Is Black Friday Ruining Thanksgiving?

Black Friday Becoming Black Thursday

Jessica Dosanjh

Staff Writer

    In the last thirty years, Black Friday has become an unofficial holiday across the nation. On Thanksgiving day, families all around America cook up a huge Turkey feast and watch football, enjoying the opportunity to spend time with one another.

    But as soon as early Friday morning rolls around, they are off to the nearest mall, eager to buy whatever the stores have on sale.

    In recent years, many stores have been opening earlier and earlier on the morning of Black Friday. They compete with each other, hoping to draw in more customers than anyone else. Shoppers used to wake up at 6 a.m. to go to the sales, but just last year stores such as Target and Toys R Us opened their doors at midnight. Recently, Macy’s, along with other retailers, announced their plans to keep their stores open on Thanksgiving Day this year.

    This sparked outrage among many people. But can you blame them? Thanksgiving is a time meant for “giving thanks”, a time you spend with the people you care about most. Now, with the United States’ consumerism and materialism getting out of hand, Thanksgiving is being overshadowed by consumers’ apparent need to go out and buy gifts.

    Not to mention the employees who will not be able to spend Thanksgiving with their families, but will instead be dealing with hordes of people battling with each other in order to grab the latest gaming console, or the latest smartphone.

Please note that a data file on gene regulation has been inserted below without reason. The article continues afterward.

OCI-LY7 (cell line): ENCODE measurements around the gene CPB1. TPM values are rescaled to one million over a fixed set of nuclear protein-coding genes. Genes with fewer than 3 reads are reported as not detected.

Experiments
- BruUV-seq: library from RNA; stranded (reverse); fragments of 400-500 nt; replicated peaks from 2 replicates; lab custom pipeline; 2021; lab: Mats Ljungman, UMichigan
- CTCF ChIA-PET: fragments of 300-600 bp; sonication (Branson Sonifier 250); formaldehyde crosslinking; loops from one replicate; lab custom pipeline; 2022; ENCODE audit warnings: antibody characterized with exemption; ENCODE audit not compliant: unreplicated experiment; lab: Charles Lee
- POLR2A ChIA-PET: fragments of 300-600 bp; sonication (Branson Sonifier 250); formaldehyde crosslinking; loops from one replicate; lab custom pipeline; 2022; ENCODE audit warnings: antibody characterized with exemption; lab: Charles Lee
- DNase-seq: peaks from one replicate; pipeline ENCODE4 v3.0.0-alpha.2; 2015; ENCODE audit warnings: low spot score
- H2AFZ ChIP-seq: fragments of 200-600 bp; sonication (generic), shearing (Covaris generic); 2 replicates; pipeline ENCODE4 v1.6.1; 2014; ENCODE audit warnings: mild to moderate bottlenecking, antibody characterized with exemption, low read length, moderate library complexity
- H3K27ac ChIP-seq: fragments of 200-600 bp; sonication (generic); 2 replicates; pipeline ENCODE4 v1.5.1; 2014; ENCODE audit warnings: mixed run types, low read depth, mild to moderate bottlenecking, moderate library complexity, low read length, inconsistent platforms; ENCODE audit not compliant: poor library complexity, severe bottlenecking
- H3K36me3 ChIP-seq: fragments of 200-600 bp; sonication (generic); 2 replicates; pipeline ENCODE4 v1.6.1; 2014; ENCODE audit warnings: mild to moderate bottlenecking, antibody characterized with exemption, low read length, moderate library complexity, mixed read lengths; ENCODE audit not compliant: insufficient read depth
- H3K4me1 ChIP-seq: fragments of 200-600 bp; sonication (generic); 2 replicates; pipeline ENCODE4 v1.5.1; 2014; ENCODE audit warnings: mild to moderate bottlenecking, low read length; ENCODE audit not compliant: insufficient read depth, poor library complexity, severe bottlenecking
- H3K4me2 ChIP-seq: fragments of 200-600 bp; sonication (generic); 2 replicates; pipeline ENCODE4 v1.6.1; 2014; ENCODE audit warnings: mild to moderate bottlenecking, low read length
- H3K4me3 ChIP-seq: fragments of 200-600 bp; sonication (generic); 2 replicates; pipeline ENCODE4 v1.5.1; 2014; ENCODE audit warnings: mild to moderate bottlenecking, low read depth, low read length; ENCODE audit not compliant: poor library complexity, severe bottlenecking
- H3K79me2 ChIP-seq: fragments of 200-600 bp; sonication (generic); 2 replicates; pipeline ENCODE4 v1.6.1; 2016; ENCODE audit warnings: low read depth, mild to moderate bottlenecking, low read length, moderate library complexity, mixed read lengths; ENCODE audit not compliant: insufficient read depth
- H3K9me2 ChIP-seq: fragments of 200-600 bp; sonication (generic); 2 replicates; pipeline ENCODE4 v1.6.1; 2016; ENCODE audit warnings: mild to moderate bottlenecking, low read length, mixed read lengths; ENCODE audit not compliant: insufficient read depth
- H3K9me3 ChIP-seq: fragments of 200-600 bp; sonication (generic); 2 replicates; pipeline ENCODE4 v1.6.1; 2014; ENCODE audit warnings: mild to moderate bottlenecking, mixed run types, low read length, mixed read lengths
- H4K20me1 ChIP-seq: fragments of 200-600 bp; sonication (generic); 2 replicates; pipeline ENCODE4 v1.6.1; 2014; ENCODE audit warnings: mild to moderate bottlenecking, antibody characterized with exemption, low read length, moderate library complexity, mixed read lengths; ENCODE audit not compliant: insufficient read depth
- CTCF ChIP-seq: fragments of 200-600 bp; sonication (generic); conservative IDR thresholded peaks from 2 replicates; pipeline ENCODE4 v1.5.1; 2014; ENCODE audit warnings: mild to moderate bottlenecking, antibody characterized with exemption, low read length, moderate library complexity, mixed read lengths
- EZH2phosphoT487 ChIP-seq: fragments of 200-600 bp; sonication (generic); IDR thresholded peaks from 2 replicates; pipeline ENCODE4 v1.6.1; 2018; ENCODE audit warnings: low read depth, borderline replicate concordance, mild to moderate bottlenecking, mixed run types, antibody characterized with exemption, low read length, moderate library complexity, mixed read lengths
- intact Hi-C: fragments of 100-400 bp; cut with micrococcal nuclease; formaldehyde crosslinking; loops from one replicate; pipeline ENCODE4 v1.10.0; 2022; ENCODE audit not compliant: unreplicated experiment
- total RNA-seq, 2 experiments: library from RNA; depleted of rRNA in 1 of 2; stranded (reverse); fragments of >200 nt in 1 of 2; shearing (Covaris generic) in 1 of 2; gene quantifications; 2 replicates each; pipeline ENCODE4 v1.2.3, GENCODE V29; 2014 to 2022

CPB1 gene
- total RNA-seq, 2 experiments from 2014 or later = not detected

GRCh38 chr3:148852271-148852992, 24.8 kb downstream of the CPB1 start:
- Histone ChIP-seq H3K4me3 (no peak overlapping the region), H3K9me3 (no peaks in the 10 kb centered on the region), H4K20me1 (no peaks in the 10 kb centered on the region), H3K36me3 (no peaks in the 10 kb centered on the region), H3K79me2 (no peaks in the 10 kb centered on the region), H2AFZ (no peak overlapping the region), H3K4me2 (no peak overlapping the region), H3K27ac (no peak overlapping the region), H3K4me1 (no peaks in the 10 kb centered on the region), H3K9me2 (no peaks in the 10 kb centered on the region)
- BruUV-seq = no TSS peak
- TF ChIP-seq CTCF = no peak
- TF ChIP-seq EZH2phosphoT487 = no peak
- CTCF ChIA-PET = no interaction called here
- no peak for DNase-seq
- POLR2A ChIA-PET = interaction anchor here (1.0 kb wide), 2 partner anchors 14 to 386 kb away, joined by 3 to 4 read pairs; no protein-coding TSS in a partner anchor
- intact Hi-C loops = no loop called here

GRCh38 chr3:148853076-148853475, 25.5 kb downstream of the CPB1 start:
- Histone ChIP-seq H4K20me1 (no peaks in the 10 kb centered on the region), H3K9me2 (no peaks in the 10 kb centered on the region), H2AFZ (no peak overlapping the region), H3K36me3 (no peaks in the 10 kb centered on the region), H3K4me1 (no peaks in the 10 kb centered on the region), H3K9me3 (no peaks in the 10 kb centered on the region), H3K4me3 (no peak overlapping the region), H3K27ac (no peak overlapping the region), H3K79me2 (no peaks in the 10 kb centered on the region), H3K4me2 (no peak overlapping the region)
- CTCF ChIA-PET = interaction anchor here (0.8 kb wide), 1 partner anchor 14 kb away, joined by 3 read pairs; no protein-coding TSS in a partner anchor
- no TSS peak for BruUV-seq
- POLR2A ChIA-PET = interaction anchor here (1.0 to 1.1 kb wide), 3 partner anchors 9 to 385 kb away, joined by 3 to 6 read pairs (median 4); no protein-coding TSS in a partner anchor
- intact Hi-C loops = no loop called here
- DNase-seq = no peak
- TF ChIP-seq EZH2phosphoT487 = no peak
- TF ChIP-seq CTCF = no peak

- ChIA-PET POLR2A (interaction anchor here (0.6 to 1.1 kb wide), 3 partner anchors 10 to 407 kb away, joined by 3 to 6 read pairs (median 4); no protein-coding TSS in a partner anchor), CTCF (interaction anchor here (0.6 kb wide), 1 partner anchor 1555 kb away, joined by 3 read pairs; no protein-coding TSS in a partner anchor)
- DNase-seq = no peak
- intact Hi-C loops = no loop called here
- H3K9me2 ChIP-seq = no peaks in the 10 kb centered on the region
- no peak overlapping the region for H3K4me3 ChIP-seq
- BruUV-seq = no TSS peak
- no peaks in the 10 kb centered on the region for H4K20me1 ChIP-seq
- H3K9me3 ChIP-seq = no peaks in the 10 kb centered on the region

Macy’s is one of the numerous retailers who recently announced their plans to open on Thanksgiving Day this year. This is the first time in its 155-year history that it will open on Thanksgiving.
Macy’s is one of the numerous retailers who recently announced their plans to open on Thanksgiving Day this year. This is the first time in its 155-year history that it will open on Thanksgiving.

    Some retailers, such as Macy’s, argued in their defense that a lot of shoppers wanted the store to open earlier on Thanksgiving so that they could get a head start on their Christmas shopping. This is probably true; retailers would not be so bent on opening their stores early if they knew that they would not get a lot of customers coming in.

    But stores should not be pointing a finger at the shoppers, and the shoppers should not be pointing their finger at stores. They equally share the responsibility for Thanksgiving losing its meaning. It is simple: the stores open at earlier times, and people come.

    If Thanksgiving itself is becoming the new Black Friday, then what will happen to the American tradition of eating a turkey feast and spending time with family?

    Someone might need to write an obituary for Thanksgiving, because Black Friday could be the death of it.

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